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By Hammad Zaidi | September 21, 2010

Film festivals are like rabbits; every time you turn around they’re multiplying all around you. There are over 4,000 film festivals worldwide – with at least 1,628 of them in the United States alone. That’s about 1,000 more in the U.S.A. than there were in 2004. While there are no more than a handful of film festivals worldwide with the ability to change your life and tax bracket overnight, (Cannes, Berlin, Toronto, Sundance, Venice) there are several “regional” festivals that may help you hone your film’s release strategy.  Yes, I know; all you really want to do is walk the red carpet at Cannes, win the Palme d‘Or, and sell your ridiculously captivating, generation-defining work of cinematic art to a goliath movie studio for $16 million. Then you want to fly back home just in time to see your picture on the cover of Daily Variety as the major studios fight over your services. Of course you want this. Everybody does, and there’s nothing wrong with striving for greatness.  But, while most filmmakers expect to hit a grand slam on their first swing, they forget that all they really need to do is to get in the game.

Regional film festivals can help you get in the game.  My mission today is to show you how playing a few strategically chosen regional film festivals can enhance your knowledge, confidence and contacts, while giving you key insights on how to distribute your film.

First you have to understand that regional film festivals are primarily focused on supporting, educating and promoting filmmakers. Playing them will make you part of their family, and like a lioness protecting her cubs; they will always protect their family. Hence, regional film festivals are simply the best support group a filmmaker can have outside of their family, friends and film school.

Secondly, regional film festivals key in on making the filmmaker’s experience ridiculously fun and memorable. The parties are mind-blowing, the connections are honest, and the egos are virtually non-existent. Simply put, while a major film festival’s attitude is “you’re lucky to be here,” a regional film festival is more likely to say “we’re lucky to have you here.” Such a warm and welcoming attitude can do wonders for your confidence, while it can also help to shake out the incessant negativity that comes along with working in the film industry.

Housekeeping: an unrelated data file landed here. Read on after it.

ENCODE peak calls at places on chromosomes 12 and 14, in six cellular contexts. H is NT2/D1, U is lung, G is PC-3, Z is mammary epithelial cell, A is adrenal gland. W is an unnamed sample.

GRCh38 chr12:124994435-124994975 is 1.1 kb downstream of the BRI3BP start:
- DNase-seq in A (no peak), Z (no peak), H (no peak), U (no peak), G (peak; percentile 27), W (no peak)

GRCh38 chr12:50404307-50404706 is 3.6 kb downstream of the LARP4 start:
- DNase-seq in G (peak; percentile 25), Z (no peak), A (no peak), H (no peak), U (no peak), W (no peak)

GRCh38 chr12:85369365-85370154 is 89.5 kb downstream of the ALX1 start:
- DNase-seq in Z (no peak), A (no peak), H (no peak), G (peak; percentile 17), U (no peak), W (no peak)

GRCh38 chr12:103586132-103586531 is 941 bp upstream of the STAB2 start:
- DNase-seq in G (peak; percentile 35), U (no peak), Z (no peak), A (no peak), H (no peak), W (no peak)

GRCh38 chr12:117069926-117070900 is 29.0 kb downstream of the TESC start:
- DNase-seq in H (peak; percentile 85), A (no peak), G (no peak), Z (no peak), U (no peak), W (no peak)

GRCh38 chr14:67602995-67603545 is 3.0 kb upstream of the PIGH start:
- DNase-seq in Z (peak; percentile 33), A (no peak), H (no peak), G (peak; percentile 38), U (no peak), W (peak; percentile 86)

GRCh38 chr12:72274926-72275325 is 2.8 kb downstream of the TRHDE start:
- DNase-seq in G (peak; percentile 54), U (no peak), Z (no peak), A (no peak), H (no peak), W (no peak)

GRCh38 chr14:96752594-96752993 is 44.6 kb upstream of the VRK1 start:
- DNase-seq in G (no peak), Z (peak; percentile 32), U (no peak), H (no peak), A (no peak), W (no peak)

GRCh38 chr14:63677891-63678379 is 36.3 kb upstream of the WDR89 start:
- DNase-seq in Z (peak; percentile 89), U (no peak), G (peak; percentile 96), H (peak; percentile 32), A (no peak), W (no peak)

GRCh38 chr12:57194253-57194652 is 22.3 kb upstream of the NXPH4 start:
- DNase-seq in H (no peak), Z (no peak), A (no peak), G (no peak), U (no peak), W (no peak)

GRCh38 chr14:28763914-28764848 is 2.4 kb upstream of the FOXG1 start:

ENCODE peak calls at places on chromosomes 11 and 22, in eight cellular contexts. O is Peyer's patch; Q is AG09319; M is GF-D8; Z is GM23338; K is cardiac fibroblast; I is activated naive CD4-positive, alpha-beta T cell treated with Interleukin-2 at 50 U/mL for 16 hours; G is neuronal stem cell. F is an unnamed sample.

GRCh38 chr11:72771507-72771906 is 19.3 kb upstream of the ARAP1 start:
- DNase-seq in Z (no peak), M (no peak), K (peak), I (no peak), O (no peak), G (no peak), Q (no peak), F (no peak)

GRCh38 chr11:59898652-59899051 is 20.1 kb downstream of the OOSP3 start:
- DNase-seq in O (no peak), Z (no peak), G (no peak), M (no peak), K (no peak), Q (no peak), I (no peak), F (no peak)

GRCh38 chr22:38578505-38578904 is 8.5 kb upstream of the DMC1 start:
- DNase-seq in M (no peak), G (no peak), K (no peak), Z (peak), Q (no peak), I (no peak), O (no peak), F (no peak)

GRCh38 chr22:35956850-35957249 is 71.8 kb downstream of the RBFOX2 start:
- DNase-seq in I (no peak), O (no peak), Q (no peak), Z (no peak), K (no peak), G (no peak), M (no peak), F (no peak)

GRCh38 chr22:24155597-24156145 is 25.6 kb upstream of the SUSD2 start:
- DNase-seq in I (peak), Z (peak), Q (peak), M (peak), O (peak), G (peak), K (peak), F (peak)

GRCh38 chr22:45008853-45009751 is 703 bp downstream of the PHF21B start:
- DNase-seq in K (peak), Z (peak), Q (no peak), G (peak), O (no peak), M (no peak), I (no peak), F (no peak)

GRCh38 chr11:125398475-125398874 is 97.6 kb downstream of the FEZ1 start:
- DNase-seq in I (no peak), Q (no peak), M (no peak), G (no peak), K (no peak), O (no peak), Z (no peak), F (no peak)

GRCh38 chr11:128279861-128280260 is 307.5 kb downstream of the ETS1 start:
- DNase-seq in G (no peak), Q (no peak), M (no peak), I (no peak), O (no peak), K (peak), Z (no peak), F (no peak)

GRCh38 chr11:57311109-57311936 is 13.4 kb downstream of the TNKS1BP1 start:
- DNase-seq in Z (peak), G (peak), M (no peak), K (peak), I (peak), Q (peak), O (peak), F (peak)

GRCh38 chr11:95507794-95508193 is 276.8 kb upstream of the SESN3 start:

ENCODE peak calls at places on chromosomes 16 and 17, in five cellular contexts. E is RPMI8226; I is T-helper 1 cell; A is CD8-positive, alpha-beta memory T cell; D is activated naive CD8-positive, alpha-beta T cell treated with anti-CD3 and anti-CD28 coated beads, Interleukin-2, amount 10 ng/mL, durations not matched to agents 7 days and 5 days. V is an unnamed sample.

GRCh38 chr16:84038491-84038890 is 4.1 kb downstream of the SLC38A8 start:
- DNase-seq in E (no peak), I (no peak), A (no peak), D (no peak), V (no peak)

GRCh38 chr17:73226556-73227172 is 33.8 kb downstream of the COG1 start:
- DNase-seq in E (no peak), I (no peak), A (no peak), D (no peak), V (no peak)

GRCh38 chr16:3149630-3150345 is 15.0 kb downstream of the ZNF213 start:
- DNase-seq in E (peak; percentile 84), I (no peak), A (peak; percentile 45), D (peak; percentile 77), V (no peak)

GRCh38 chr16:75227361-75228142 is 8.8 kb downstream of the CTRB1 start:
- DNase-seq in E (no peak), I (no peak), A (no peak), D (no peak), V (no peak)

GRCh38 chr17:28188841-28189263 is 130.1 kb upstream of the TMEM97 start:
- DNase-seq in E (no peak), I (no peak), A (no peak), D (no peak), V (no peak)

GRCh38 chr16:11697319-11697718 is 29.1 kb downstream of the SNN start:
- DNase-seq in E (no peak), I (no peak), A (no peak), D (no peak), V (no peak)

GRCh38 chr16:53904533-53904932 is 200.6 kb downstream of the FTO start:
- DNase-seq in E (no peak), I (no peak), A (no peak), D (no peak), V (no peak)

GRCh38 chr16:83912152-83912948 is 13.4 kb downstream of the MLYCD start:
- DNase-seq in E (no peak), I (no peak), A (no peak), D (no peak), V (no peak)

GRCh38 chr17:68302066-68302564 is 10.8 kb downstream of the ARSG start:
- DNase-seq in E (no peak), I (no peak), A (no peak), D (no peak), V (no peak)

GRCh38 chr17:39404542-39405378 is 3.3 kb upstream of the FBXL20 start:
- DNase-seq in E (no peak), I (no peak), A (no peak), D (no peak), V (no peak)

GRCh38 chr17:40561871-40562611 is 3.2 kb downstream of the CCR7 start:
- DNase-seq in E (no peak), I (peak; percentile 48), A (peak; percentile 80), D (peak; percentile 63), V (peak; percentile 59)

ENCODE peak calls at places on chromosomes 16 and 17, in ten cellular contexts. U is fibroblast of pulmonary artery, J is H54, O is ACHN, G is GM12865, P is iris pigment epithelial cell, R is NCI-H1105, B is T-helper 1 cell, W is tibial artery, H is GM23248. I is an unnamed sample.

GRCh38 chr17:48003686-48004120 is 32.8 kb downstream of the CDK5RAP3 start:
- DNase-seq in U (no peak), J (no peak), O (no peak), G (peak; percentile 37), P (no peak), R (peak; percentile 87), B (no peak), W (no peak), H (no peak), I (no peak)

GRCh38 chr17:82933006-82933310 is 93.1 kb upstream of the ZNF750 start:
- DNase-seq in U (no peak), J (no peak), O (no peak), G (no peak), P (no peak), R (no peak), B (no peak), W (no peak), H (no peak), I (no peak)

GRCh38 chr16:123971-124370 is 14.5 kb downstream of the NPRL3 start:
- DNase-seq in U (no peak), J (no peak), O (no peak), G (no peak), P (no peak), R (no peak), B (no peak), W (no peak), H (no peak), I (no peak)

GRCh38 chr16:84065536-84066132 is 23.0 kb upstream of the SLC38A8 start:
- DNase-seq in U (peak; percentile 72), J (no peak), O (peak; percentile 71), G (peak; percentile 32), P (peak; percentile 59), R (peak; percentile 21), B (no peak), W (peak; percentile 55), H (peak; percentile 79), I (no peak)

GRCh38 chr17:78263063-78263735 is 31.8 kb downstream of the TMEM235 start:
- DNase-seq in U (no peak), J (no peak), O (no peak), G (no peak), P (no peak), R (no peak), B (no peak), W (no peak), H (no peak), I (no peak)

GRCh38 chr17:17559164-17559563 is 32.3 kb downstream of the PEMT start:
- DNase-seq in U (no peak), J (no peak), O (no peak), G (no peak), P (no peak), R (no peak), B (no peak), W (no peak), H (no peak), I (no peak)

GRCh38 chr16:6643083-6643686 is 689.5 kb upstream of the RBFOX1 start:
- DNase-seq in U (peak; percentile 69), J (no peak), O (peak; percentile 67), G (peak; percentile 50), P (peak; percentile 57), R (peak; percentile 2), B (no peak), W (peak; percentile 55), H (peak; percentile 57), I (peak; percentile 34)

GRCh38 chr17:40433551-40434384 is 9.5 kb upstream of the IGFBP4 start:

Thirdly, due to the emergence of opportunities in the world of self-distribution, regional film festivals have suddenly become an invaluable resource. Now filmmakers can see how their work plays in select parts of the country – or world for that matter – and utilize their findings to strategize their distribution plan. Remember, a film that hits in a few big cities and nowhere else is usually a film that nobody outside of film critics and rabid film geeks have ever heard of. The key is to be a hit in all of the places you think don’t matter, because it’s those places that matter the most. Thus, if you’re a hit in New York and L.A. you may win a few awards, but, if people in Kansas and Tennessee are talking about your film, you may buy a few mansions. That’s why several independent films released theatrically start on a few screens in New York and Los Angeles, and then work their way to the middle. It’s the middle that counts, because your success between the coasts will publicly define how successful you are.

Over the years, I have attended quite a few regional film festivals and I can honestly say I have never had a bad experience. Not once. Every regional film festival I ever attended, from the (now defunct) Blackpoint Film Festival in Lake Geneva, Wisconsin to Media 10+10 in Namur, Belgium, has been magically inspirational and relentlessly valuable.

However, there are three regional film festivals that I have a deep love for because they have a deep love for filmmakers. These gems include The KC Film Fest (formerly named the Kansas City Filmmakers Jubilee), The Nashville Film Festival, and The Temecula Valley Independent Film and Music Festival. I have collectively attended these three festivals nearly 30 times, and for the purpose of full disclosure, I have also been directly involved with each of them as either a filmmaker, judge, advisory board member, panelist or sponsor. Thus, I have a clear understanding of how they work and how they can enhance the lives of every filmmaker that attends them.